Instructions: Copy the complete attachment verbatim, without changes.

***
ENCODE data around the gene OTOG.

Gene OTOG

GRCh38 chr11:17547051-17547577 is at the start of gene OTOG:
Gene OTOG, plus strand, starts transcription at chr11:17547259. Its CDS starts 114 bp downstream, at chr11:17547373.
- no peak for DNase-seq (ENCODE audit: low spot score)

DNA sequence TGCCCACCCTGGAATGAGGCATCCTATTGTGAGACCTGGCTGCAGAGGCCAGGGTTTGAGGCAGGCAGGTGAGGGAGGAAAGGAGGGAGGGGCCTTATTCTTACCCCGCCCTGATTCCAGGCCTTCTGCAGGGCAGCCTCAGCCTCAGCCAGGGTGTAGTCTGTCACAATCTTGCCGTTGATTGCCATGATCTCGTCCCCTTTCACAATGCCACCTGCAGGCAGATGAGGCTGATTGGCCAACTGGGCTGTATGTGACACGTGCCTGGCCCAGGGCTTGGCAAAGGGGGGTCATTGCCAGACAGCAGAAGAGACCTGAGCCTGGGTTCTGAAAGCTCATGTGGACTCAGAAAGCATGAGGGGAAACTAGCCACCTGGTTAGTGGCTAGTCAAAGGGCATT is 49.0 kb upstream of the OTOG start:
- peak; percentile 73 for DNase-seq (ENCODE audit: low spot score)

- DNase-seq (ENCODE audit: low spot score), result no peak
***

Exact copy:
ENCODE data around the gene OTOG.

Gene OTOG

GRCh38 chr11:17547051-17547577 is at the start of gene OTOG:
Gene OTOG, plus strand, starts transcription at chr11:17547259. Its CDS starts 114 bp downstream, at chr11:17547373.
- no peak for DNase-seq (ENCODE audit: low spot score)

DNA sequence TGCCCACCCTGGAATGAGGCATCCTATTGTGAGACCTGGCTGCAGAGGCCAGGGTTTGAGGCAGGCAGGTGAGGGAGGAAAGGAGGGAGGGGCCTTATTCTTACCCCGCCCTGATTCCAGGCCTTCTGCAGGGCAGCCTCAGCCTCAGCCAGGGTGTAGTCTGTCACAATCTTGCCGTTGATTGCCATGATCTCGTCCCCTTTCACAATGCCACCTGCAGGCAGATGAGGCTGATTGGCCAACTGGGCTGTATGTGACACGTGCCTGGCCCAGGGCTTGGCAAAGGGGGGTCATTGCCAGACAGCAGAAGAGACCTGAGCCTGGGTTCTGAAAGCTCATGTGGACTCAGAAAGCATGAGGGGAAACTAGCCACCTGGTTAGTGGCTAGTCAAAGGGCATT is 49.0 kb upstream of the OTOG start:
- peak; percentile 73 for DNase-seq (ENCODE audit: low spot score)

- DNase-seq (ENCODE audit: low spot score), result no peak